“Maryland needs to end one-party rule, open up its democracy, remove prejudice against alternative parties and allow more participation and new ideas.”

    No, Maryland needs a fucking enema.

  3. Joseph Marzullo Says:

    What Maryland needs is the Libertarian party. Let’s start to repeal the stupid laws and let’s bring back some fiscal sanity.

  4. Dave Williams Says:

    Enema first Joe, enema first….hahahahaha

  5. Daniel Ong Says:

    While verifiable voting will help prevent voting fraud and increase voter confidence, the main problem facing third parties is the voting system used, or the mathematical method used to count votes and determine winners (Richard Winger at Ballot Access News does a fine job covering the ballot access angle).

    Our current plurality voting system (vote for only one and then shut up) is very subject to the spoiler candidate problem—most voters won’t vote for a third party if they think the candidate can’t win, so they will vote for one of the two major party candidates so they won’t be “wasting” their vote.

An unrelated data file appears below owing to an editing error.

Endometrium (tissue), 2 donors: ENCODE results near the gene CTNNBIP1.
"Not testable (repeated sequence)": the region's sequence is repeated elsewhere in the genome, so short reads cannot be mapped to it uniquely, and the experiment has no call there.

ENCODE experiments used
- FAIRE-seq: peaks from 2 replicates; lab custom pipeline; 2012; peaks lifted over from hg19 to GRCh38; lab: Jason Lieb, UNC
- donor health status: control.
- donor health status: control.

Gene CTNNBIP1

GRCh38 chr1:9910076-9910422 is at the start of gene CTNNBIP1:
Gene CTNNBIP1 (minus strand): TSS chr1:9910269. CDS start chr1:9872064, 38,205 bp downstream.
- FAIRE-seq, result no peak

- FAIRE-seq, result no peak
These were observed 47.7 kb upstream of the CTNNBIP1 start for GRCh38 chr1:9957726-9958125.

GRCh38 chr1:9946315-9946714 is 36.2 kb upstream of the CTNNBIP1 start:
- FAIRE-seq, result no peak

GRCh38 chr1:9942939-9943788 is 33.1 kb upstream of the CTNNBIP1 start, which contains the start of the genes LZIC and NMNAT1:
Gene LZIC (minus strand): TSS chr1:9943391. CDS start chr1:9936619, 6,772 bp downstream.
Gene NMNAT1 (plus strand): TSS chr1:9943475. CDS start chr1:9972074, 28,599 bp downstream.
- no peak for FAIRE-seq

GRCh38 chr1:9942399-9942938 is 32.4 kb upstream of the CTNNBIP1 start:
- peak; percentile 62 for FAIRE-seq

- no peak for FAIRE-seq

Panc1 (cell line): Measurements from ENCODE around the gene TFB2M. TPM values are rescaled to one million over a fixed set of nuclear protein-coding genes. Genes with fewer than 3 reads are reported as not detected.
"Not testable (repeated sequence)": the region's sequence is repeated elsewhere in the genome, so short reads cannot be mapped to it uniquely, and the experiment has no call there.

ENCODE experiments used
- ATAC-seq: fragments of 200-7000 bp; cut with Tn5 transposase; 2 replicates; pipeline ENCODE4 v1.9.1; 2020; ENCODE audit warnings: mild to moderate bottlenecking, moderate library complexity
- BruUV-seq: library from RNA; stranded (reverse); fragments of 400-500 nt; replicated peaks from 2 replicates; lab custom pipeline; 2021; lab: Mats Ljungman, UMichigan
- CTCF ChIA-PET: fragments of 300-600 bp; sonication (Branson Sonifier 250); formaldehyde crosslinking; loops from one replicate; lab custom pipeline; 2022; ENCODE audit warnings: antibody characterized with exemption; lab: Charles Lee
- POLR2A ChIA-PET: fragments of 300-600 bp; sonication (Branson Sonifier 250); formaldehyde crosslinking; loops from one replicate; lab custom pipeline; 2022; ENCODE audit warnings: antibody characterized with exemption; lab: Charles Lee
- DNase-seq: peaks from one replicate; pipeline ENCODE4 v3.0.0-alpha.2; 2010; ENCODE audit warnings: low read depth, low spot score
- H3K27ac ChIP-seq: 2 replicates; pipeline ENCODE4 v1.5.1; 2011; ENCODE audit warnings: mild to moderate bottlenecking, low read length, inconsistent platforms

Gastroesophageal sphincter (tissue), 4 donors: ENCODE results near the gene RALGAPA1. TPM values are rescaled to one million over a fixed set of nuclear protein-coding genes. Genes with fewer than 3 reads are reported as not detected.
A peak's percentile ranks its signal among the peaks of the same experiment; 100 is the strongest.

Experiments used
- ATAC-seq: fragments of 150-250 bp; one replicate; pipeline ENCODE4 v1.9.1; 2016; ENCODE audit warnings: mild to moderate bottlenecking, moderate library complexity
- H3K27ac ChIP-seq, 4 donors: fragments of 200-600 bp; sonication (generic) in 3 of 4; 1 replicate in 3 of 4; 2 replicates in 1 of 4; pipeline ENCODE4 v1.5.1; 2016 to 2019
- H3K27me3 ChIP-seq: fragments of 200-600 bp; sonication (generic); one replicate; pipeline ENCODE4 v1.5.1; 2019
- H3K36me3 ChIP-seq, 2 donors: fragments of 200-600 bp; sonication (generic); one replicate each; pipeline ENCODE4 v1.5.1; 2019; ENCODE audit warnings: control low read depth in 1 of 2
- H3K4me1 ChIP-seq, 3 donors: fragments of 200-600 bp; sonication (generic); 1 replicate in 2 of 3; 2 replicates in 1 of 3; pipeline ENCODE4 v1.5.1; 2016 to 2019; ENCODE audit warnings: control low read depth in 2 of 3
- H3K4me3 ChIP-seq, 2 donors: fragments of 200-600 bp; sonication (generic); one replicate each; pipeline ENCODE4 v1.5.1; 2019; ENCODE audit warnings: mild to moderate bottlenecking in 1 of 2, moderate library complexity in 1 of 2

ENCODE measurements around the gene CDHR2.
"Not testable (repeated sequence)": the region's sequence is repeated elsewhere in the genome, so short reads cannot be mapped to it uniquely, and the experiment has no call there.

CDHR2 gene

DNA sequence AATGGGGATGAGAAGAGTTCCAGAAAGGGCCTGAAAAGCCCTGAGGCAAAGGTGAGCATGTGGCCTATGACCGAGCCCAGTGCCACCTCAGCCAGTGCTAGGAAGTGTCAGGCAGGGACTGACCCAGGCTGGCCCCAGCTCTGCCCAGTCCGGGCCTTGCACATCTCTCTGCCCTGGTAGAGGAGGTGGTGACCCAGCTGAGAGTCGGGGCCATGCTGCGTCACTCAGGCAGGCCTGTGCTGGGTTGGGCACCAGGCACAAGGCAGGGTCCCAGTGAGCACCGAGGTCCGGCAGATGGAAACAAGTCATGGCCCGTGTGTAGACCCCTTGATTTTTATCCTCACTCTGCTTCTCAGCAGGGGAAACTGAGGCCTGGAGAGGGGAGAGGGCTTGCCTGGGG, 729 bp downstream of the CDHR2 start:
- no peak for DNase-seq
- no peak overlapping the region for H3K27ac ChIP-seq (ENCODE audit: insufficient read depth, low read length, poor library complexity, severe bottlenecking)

Instant Runoff Voting (IRV), a ranked voting system also subject to Arrow’s Impossibility theorem (no ranked voting system is perfect) and being implemented and considered in many localities and states, including Colorado, largely eliminates the spoiler problem if there are only two major parties but still leads to two-party domination. Many alternative parties in Australia are opposed to the continued use of IRV. See Duverger’s Law, linked at my name.

    Range Voting, or score or rate all candidates with the highest average winning, is the only voting system which will not reduce the impact of third parties, and is projected to even help them when they are small. It is the most expressive voting system and also happens to be the best voting system using computer simulation to determine “Bayesian Regret” or statistical divergence from optimal voting.

    Incidentally, I was an election judge (and supply judge, the chief election judge at a precinct) for a decade and a half, before becoming a candidate, as a registered Libertarian in Colorado. This was with punched ballots and before recent implementation of electronic voting machines and paper ballots with optical scan counting.